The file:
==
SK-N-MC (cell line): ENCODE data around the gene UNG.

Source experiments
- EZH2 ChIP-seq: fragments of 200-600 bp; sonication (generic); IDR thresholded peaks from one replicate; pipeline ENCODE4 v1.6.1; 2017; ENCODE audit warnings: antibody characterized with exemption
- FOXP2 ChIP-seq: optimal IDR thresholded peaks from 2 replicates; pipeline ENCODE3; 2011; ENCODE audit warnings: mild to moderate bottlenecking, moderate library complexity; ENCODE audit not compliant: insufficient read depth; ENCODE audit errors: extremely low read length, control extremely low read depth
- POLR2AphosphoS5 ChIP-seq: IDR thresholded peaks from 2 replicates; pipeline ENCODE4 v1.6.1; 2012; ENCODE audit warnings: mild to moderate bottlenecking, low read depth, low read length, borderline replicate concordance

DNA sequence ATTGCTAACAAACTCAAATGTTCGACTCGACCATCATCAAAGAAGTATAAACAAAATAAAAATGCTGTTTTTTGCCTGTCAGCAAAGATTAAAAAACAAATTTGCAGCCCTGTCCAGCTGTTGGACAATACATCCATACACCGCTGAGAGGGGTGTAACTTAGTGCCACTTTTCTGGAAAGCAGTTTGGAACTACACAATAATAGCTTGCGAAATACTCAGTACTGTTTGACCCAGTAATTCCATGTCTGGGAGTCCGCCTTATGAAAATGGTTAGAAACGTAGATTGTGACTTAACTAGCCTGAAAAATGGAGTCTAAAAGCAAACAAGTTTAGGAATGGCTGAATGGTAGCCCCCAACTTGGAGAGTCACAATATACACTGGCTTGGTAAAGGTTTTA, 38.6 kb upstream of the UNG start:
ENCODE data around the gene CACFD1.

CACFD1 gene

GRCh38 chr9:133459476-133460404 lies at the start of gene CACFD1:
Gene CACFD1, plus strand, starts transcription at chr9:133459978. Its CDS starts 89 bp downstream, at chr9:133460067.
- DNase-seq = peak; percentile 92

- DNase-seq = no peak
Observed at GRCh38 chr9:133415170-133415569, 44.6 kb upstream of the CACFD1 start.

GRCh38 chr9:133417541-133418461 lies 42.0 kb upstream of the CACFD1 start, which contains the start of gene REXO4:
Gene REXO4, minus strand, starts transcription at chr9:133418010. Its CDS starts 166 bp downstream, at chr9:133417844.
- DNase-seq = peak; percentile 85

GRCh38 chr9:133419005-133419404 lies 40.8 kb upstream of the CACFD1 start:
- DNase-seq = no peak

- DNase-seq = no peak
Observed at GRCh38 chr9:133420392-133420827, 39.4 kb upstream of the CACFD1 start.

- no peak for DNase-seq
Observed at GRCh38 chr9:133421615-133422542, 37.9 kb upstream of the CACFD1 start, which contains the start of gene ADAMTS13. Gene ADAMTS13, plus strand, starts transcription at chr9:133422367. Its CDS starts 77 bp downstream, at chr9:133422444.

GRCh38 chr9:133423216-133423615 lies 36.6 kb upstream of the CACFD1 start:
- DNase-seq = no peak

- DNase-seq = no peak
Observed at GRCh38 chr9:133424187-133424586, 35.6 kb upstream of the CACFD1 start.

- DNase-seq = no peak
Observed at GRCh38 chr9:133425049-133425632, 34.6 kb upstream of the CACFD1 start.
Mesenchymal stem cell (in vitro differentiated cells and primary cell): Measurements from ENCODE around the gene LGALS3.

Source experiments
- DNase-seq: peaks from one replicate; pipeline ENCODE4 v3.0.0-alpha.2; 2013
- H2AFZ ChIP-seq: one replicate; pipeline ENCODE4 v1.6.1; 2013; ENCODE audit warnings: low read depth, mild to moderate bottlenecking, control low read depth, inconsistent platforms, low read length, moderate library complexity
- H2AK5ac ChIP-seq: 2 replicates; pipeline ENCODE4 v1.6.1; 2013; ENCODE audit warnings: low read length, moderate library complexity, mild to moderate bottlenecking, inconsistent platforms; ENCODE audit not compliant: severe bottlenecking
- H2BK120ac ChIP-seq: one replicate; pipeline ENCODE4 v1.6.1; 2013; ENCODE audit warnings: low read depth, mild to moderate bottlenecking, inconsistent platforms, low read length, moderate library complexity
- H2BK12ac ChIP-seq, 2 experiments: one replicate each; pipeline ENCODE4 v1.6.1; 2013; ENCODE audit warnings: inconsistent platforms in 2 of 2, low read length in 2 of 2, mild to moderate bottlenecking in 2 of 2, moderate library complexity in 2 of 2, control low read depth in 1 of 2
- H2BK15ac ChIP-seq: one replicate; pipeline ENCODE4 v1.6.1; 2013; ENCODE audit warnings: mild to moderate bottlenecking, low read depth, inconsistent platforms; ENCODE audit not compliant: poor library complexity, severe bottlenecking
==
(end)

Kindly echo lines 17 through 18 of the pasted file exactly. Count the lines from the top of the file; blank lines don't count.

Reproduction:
GRCh38 chr9:133419005-133419404 lies 40.8 kb upstream of the CACFD1 start:
- DNase-seq = no peak